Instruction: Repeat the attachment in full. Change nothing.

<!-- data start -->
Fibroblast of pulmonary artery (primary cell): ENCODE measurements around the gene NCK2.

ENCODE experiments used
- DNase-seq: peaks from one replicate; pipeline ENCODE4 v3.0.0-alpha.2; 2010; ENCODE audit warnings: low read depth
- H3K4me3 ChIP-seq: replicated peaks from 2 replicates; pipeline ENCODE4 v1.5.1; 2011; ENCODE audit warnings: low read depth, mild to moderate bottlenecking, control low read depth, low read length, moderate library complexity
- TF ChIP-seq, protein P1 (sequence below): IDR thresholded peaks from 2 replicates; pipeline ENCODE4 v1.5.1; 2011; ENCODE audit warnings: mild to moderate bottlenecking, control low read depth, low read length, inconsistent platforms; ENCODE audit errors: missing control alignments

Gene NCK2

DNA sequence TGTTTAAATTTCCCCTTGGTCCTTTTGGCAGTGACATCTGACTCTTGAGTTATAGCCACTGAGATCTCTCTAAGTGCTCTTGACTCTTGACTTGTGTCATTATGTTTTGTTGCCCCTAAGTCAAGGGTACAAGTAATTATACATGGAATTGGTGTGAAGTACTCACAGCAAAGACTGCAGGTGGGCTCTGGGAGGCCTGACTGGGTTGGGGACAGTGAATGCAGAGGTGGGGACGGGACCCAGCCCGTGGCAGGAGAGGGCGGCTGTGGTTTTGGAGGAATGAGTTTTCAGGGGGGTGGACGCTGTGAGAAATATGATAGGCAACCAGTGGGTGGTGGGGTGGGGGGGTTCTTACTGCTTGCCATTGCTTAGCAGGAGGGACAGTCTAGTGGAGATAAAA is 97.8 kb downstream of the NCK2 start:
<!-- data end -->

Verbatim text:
Fibroblast of pulmonary artery (primary cell): ENCODE measurements around the gene NCK2.

ENCODE experiments used
- DNase-seq: peaks from one replicate; pipeline ENCODE4 v3.0.0-alpha.2; 2010; ENCODE audit warnings: low read depth
- H3K4me3 ChIP-seq: replicated peaks from 2 replicates; pipeline ENCODE4 v1.5.1; 2011; ENCODE audit warnings: low read depth, mild to moderate bottlenecking, control low read depth, low read length, moderate library complexity
- TF ChIP-seq, protein P1 (sequence below): IDR thresholded peaks from 2 replicates; pipeline ENCODE4 v1.5.1; 2011; ENCODE audit warnings: mild to moderate bottlenecking, control low read depth, low read length, inconsistent platforms; ENCODE audit errors: missing control alignments

Gene NCK2

DNA sequence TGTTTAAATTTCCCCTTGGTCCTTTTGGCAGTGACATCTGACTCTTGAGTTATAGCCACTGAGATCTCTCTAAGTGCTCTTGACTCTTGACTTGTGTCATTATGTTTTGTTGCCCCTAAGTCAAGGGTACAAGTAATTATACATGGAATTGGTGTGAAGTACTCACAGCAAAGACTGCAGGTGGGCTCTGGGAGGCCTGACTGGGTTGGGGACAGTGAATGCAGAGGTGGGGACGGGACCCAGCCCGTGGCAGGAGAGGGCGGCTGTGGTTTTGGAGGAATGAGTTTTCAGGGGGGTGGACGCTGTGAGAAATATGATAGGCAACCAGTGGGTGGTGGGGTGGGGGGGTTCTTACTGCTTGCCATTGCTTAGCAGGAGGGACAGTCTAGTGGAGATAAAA is 97.8 kb downstream of the NCK2 start: